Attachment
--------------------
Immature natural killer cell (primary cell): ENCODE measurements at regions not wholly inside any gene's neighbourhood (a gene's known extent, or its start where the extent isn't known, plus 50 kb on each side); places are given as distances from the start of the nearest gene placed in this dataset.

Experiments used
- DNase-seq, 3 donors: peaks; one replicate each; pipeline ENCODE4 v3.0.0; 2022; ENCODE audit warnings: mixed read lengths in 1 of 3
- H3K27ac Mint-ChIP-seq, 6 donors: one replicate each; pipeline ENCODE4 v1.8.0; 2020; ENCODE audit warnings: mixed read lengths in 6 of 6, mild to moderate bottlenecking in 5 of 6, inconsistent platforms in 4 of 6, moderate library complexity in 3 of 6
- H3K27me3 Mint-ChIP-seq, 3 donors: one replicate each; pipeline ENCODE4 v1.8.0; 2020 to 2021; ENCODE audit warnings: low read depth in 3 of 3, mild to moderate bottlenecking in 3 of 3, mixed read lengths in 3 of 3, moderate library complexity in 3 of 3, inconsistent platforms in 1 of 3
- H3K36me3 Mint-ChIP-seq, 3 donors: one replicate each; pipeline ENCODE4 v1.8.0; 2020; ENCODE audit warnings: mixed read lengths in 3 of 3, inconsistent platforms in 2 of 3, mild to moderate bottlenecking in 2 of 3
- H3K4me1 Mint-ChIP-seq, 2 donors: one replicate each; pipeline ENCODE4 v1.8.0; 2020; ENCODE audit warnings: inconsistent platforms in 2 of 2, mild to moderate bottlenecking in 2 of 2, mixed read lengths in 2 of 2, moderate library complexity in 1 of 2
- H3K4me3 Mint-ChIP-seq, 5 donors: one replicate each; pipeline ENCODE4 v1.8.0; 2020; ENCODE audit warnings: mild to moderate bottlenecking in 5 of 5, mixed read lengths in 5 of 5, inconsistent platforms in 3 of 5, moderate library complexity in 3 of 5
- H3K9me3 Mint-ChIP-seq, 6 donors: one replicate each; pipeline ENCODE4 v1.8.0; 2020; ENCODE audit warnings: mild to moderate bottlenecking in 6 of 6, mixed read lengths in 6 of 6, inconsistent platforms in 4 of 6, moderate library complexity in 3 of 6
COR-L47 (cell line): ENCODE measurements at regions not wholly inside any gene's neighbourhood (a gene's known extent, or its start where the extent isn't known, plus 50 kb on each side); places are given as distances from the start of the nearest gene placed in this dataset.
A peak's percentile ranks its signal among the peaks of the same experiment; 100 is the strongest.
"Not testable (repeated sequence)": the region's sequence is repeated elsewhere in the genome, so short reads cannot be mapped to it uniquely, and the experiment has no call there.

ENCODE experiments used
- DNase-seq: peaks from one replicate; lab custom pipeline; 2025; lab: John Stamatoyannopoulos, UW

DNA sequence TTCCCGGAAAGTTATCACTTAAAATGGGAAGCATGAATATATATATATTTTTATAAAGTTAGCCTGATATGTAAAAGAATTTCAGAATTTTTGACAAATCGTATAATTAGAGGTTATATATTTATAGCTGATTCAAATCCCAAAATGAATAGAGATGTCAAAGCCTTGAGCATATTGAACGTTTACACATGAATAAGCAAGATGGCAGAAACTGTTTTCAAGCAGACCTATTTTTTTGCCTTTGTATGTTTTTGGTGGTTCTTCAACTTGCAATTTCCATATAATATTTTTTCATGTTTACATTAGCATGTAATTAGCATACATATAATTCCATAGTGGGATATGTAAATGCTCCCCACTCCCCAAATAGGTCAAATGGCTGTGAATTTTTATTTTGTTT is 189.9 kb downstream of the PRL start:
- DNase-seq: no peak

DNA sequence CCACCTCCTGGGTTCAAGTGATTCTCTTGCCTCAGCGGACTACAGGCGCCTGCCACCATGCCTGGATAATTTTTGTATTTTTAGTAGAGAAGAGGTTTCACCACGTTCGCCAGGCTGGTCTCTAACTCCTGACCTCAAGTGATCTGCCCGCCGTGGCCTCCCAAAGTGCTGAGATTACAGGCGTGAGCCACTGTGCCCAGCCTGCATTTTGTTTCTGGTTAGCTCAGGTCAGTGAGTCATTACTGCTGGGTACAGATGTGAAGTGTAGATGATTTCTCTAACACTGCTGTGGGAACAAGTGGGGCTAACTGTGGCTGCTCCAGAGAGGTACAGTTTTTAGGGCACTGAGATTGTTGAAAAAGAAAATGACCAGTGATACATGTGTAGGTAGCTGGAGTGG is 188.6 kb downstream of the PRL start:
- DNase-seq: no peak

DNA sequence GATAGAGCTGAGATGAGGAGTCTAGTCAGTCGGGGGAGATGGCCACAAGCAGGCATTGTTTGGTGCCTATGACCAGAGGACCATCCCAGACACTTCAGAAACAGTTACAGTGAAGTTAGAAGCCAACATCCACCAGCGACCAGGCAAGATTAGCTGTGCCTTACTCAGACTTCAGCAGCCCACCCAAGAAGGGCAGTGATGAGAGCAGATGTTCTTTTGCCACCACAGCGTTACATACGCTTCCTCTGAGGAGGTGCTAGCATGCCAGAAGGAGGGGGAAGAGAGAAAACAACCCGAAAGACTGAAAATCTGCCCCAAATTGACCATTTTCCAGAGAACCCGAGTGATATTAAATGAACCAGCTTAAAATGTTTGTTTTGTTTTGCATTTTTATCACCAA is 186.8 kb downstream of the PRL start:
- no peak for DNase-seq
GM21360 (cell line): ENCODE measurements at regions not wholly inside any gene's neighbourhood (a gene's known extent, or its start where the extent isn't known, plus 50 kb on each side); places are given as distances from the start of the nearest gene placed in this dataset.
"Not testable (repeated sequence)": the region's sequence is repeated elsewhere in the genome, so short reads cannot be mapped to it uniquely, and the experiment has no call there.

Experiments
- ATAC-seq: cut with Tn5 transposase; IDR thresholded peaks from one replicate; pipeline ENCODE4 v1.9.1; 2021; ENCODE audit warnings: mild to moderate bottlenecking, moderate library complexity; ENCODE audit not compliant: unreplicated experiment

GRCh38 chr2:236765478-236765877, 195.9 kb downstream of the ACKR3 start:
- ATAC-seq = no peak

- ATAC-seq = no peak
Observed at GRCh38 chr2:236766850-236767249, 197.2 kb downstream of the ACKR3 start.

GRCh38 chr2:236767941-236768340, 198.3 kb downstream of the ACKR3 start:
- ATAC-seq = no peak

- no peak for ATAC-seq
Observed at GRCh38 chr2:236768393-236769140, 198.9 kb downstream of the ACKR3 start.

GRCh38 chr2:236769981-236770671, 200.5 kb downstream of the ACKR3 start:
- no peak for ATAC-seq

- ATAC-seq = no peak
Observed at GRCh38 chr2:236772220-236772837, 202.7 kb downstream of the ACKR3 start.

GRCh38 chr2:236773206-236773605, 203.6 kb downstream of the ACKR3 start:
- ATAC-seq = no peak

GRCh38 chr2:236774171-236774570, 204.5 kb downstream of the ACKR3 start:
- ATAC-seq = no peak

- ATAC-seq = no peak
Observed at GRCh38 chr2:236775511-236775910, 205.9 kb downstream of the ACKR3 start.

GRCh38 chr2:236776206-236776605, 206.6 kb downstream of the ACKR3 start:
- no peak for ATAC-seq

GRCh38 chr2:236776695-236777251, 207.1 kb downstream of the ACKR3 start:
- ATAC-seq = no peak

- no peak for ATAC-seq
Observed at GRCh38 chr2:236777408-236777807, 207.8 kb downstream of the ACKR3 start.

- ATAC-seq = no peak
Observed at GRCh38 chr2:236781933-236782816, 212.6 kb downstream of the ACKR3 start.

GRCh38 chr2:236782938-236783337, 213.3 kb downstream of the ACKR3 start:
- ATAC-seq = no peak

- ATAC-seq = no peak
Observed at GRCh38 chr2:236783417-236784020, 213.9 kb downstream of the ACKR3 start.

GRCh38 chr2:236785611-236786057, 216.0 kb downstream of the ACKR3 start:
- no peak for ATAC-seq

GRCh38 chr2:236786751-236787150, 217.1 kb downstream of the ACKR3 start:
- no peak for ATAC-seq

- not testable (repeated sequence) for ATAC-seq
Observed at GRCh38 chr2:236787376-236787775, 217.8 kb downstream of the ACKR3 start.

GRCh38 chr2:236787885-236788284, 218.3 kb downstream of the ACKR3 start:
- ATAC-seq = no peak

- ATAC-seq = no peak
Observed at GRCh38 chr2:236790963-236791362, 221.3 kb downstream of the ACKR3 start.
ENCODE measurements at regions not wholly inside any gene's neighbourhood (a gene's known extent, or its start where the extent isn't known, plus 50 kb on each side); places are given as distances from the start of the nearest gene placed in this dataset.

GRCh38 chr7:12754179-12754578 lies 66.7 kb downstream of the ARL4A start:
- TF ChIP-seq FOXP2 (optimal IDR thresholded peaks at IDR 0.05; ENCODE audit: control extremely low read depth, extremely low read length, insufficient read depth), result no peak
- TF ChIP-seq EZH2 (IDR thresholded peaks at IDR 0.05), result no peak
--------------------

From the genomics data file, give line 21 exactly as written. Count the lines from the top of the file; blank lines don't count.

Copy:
GM21360 (cell line): ENCODE measurements at regions not wholly inside any gene's neighbourhood (a gene's known extent, or its start where the extent isn't known, plus 50 kb on each side); places are given as distances from the start of the nearest gene placed in this dataset.